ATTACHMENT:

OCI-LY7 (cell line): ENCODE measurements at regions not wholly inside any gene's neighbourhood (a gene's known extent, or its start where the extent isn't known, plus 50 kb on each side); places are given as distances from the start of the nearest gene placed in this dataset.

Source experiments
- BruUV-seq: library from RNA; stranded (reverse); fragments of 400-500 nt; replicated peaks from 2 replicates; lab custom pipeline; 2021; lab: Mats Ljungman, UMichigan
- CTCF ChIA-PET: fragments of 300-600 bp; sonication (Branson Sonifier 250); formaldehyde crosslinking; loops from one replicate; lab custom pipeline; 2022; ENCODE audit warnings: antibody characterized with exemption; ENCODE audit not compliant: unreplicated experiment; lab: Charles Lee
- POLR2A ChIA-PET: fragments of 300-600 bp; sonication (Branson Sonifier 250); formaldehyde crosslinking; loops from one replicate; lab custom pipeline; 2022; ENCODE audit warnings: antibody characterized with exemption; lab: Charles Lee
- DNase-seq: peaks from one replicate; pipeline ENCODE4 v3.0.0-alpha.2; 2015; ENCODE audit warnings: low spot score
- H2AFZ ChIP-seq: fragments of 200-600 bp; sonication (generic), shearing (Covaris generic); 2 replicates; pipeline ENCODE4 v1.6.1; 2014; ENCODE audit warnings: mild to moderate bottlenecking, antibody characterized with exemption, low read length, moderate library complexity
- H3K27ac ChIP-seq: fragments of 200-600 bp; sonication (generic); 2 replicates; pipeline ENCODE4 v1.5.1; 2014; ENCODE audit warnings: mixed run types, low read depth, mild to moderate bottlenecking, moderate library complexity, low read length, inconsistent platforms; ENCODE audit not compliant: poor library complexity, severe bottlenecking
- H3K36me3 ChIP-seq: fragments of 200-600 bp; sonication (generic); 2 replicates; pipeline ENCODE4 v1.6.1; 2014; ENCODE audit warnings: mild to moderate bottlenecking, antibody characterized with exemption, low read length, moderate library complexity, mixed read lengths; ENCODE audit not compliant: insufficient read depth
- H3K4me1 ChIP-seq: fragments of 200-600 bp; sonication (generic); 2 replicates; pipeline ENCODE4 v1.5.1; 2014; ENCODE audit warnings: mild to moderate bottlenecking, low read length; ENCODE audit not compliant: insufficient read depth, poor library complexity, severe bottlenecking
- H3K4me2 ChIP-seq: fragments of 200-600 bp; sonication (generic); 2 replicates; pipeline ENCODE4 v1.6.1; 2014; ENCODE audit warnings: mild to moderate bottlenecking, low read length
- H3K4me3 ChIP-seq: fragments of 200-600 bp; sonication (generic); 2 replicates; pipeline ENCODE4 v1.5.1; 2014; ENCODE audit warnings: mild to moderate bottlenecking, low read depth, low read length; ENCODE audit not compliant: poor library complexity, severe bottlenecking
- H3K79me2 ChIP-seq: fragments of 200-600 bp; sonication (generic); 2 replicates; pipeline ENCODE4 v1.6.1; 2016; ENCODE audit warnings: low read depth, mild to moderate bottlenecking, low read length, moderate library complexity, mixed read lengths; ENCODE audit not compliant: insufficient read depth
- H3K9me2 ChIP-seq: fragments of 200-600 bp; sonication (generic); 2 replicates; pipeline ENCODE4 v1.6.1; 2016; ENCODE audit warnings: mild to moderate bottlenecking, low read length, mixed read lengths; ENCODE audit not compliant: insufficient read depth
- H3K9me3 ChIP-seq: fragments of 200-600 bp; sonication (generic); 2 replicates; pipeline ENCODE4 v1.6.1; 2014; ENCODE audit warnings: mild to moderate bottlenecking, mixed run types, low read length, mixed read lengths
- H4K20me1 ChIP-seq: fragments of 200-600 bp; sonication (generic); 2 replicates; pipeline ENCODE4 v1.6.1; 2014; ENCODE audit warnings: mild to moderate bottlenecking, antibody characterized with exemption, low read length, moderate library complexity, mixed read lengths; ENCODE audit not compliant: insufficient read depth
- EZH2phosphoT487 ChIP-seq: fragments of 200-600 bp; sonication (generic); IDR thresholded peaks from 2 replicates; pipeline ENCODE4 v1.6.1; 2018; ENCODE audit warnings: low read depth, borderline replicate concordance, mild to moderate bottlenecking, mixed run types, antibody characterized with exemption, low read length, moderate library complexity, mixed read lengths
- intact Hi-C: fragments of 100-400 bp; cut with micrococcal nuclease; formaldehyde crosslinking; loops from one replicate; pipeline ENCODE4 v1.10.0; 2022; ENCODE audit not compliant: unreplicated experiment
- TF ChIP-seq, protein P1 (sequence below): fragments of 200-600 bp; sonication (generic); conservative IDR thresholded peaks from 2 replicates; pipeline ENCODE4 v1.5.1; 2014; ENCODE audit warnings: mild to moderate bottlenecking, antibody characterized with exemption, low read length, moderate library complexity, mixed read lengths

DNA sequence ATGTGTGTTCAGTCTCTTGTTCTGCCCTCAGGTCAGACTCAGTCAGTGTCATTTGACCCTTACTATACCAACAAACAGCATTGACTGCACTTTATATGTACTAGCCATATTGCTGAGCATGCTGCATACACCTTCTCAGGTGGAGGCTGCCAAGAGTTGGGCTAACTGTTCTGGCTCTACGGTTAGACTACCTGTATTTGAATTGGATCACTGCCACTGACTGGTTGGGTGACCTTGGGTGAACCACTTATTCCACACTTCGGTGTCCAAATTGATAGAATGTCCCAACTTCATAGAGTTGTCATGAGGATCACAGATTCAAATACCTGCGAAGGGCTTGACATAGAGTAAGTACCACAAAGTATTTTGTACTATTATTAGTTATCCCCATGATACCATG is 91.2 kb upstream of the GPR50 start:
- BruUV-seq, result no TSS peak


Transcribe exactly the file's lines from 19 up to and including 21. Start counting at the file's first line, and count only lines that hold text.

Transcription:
- TF ChIP-seq, protein P1 (sequence below): fragments of 200-600 bp; sonication (generic); conservative IDR thresholded peaks from 2 replicates; pipeline ENCODE4 v1.5.1; 2014; ENCODE audit warnings: mild to moderate bottlenecking, antibody characterized with exemption, low read length, moderate library complexity, mixed read lengths

DNA sequence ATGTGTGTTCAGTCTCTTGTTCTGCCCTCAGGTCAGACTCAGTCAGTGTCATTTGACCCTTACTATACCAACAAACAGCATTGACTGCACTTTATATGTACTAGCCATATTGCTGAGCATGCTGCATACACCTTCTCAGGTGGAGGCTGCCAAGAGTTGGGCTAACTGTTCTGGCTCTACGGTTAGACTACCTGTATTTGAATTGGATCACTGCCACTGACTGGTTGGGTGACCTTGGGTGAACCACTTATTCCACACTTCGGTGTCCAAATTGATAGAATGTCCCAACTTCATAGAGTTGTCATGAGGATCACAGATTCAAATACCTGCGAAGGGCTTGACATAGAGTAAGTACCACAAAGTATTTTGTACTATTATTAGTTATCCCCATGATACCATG is 91.2 kb upstream of the GPR50 start:
- BruUV-seq, result no TSS peak